Well I'm not a Mac guy; I'm a UNIX guy, and so I'm not paying for StuffIt. In fact, I'm not paying for anything I can legally get for free. This is compressed using a utility called tar, which is on your Darwin (aka FreeBSD) system. I've been using FreeBSD since version 2.1.5 in 1996, and tar is a swell way to archive things. tar is also free.
After you download MemTest OS X 4.22, put it on your desktop where it's easy to find. Now use Finder and search for something called Terminal. Double-click Terminal and you'll find yourself at essentially a UNIX command line, though they named it Darwin so it wouldn't scare anyone off. Type:
cd Desktop <enter>
tar zxvf memtestosx422.tgz <enter>
You should see a load of files that just got expanded. When you're done with this, type Ctrl-D to exit Terminal and then Cmd-Q to quit Terminal altogether. You'll have a nice new folder on your desktop called memtest. This is where you can start the utility or read the lovely documentation this generous man has charged me for. You can even look at the source code if you're so inclined. It's now safe to trash the .tgz file. (In the UNIX world these are affectionately known as tarballs.)
A note on usage: You will want to read the man's documentation so you know what the hell you're doing, and you may well want to use Finder again to start the thing from Terminal. You'll get better results if you specify command-line parameters (which you cannot do if you just double-click the program to start it.) For instance, I wanted to test the whole pile of memory 255 times (an arbitrary maximum imposed by the programmer... basically he used eight bits to store this value and 2^8 = 256, and when you start ordinally at zero, 255 is all you get.) I also wanted my output to be logged. So the command-line needs to reflect that we're testing ALL the memory, 255 times, and that all the output should be logged. Here's the command (to be run from your Terminal program):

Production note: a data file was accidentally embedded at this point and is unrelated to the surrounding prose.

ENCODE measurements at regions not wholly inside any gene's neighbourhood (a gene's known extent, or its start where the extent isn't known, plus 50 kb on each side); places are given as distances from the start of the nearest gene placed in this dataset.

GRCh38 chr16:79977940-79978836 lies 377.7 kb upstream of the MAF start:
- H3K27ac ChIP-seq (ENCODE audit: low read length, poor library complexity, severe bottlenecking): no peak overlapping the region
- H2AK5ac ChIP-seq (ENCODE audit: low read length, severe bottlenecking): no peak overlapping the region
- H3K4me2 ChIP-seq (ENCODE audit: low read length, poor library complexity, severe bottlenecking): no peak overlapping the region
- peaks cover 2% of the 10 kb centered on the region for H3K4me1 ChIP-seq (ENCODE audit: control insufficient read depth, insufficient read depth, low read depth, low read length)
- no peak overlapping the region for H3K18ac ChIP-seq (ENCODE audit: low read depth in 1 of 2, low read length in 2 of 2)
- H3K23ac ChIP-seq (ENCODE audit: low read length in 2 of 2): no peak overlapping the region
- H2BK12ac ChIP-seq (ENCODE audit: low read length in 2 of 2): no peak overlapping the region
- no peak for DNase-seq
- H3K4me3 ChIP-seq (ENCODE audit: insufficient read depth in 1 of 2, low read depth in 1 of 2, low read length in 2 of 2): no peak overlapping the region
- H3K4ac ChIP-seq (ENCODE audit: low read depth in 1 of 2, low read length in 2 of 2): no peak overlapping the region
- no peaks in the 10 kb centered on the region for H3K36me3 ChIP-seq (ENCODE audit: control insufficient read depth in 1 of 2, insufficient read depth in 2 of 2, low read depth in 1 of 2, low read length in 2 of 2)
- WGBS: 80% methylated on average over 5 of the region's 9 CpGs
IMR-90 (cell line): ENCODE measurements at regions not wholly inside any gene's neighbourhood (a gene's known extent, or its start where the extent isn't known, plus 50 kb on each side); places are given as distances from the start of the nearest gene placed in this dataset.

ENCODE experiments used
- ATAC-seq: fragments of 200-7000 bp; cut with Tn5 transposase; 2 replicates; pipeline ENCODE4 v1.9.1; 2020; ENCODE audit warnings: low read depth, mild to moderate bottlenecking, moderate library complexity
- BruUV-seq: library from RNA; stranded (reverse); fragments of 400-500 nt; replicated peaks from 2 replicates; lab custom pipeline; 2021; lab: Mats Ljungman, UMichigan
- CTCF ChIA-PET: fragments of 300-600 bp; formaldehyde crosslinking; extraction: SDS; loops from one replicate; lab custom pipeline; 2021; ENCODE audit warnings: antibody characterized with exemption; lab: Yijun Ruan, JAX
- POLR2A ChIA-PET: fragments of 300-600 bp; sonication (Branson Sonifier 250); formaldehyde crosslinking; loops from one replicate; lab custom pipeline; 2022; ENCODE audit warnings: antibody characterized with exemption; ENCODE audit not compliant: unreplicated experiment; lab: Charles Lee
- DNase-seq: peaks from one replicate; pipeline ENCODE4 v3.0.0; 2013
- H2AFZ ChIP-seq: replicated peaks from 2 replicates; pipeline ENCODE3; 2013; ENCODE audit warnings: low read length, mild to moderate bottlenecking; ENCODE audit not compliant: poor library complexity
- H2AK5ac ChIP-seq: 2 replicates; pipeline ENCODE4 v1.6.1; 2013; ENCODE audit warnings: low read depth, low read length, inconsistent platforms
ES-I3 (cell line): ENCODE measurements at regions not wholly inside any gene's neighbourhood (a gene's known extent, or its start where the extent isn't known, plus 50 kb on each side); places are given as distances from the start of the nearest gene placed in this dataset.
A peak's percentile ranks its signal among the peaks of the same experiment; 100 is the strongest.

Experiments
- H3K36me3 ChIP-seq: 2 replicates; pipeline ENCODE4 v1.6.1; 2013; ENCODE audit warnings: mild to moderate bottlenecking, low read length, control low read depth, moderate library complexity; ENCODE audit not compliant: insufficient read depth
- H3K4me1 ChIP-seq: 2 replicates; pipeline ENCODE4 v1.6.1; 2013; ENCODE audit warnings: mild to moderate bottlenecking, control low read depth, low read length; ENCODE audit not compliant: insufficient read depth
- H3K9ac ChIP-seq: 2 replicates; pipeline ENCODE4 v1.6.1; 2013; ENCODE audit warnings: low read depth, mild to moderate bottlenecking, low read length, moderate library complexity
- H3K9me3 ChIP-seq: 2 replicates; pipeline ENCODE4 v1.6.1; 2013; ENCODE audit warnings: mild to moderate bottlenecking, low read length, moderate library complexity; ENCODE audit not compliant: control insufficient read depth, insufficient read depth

./memtest all 255 -L
In UNIX, you have to give it the pathname (./) because UNIX people think it's completely absurd that the program you're trying to run would actually be IN the directory you're working in... why even look there? So you have to specify it.
Another very important note. ALL of these commands are case-sensitive. If you're fond of typing in all caps, you're going to have to take a break. UNIX believes that 'A' has absolutely nothing to do with 'a', and that 'MEMTEST' has nothing to do with 'MeMtEsT' and so on.
If you have problems running this, you may email their crack technical staff at email@example.com. Be sure and ask why they're charging for downloads when cnet and sourceforge would be glad to provide free hosting space for their project. You might also ask about the 8-bits thing. Or you can stick it in your bung and set fire to it. The original Intel memtest86 utility is excellent... you can burn an ISO of it to a CD, and boot directly from CD, so you don't have to test with the overhead of the OS, which remains at a least a minor problem in OS X's single-user mode.